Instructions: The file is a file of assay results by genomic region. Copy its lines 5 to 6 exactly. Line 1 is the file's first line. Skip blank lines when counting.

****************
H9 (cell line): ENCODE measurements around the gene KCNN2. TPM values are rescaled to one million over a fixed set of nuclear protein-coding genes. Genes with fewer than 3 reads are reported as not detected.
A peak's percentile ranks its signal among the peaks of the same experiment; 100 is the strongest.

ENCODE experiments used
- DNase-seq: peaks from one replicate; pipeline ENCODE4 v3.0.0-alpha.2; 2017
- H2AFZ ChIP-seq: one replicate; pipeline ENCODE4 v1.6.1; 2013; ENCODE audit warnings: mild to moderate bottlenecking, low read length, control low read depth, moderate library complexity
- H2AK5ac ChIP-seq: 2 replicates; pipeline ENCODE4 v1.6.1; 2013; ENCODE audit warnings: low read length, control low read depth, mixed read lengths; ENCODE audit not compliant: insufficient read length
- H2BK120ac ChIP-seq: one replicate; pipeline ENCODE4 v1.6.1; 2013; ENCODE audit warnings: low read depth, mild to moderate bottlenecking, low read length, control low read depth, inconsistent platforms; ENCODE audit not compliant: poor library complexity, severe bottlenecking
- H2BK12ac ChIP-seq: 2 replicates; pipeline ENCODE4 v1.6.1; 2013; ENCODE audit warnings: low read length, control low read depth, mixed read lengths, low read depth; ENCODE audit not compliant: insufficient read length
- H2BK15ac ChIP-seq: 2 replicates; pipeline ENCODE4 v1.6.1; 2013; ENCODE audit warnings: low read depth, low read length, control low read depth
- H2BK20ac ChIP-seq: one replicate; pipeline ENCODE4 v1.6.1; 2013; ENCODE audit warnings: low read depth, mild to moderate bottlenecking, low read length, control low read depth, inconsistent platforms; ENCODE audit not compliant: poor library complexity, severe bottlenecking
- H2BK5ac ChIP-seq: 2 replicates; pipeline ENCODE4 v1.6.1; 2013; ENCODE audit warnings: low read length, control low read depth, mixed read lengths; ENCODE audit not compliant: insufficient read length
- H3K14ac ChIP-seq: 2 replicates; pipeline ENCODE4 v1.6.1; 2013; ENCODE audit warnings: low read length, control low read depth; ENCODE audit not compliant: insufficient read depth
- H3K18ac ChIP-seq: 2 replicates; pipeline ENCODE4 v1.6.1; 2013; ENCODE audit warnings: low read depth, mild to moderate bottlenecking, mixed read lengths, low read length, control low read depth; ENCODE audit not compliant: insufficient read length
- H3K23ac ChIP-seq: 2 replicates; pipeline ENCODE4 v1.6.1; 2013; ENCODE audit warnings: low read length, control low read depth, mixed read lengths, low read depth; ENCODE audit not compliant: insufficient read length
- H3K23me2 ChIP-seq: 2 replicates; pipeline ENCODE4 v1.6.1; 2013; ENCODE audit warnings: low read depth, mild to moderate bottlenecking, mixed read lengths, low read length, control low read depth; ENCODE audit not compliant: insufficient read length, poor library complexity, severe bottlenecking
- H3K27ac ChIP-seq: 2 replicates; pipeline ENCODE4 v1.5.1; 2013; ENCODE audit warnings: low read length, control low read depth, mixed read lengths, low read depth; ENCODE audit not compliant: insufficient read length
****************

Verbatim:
- H2AFZ ChIP-seq: one replicate; pipeline ENCODE4 v1.6.1; 2013; ENCODE audit warnings: mild to moderate bottlenecking, low read length, control low read depth, moderate library complexity
- H2AK5ac ChIP-seq: 2 replicates; pipeline ENCODE4 v1.6.1; 2013; ENCODE audit warnings: low read length, control low read depth, mixed read lengths; ENCODE audit not compliant: insufficient read length